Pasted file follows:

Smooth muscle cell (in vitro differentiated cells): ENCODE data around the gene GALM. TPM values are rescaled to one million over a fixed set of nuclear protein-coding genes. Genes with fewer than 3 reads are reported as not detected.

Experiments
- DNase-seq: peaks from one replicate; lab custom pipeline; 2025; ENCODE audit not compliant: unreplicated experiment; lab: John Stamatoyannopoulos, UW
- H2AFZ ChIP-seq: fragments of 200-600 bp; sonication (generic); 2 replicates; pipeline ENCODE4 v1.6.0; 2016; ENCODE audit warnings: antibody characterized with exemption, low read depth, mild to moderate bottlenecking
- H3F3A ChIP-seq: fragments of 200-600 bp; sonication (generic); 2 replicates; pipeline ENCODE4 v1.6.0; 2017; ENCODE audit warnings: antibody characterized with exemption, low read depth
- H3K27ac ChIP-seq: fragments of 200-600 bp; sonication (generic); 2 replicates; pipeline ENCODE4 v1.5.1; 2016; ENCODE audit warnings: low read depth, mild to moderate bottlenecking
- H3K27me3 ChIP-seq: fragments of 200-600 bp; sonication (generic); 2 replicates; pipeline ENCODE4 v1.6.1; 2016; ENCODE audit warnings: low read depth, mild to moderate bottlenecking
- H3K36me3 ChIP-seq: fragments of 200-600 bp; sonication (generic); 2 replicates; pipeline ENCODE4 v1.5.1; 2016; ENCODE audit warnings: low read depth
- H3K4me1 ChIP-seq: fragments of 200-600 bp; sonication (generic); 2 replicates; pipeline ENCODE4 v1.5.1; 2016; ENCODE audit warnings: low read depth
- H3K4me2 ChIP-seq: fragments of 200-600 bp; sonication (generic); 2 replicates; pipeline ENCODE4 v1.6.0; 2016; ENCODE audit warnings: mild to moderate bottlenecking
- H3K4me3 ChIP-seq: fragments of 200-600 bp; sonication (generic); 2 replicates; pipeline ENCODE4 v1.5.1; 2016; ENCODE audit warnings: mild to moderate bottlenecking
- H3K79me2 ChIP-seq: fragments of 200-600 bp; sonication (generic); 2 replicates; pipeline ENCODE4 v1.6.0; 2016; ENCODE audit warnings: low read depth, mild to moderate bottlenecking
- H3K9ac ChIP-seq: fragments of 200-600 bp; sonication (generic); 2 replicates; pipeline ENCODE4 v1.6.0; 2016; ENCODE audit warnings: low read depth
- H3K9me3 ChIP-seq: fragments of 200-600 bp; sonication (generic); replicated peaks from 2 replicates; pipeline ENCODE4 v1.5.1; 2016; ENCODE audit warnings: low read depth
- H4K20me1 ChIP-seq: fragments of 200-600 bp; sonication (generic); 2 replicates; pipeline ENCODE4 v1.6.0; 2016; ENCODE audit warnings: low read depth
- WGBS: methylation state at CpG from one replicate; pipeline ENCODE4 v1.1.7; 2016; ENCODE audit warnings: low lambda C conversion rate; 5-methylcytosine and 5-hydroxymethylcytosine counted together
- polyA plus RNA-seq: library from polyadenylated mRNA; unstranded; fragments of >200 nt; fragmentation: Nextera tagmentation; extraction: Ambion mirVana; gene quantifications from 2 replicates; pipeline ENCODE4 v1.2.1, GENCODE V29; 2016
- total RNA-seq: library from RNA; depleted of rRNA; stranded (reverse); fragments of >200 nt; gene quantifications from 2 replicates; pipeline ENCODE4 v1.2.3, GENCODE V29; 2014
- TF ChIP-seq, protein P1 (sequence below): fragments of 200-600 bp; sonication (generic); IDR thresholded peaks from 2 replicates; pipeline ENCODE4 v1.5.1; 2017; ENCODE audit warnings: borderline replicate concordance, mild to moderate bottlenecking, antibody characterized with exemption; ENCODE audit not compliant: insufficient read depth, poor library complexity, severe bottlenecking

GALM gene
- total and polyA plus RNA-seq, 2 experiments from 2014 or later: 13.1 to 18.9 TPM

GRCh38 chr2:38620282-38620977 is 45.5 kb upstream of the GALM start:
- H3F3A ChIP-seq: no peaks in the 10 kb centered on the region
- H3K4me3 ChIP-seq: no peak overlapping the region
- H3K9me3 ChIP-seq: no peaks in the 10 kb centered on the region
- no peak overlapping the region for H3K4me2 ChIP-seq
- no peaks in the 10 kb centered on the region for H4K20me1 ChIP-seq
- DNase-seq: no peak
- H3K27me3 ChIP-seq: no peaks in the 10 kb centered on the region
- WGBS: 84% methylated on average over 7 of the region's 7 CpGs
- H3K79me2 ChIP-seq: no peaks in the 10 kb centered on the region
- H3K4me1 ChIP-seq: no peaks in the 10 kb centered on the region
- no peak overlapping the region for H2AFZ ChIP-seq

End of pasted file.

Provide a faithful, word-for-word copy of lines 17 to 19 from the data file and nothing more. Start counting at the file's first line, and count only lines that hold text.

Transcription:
- polyA plus RNA-seq: library from polyadenylated mRNA; unstranded; fragments of >200 nt; fragmentation: Nextera tagmentation; extraction: Ambion mirVana; gene quantifications from 2 replicates; pipeline ENCODE4 v1.2.1, GENCODE V29; 2016
- total RNA-seq: library from RNA; depleted of rRNA; stranded (reverse); fragments of >200 nt; gene quantifications from 2 replicates; pipeline ENCODE4 v1.2.3, GENCODE V29; 2014
- TF ChIP-seq, protein P1 (sequence below): fragments of 200-600 bp; sonication (generic); IDR thresholded peaks from 2 replicates; pipeline ENCODE4 v1.5.1; 2017; ENCODE audit warnings: borderline replicate concordance, mild to moderate bottlenecking, antibody characterized with exemption; ENCODE audit not compliant: insufficient read depth, poor library complexity, severe bottlenecking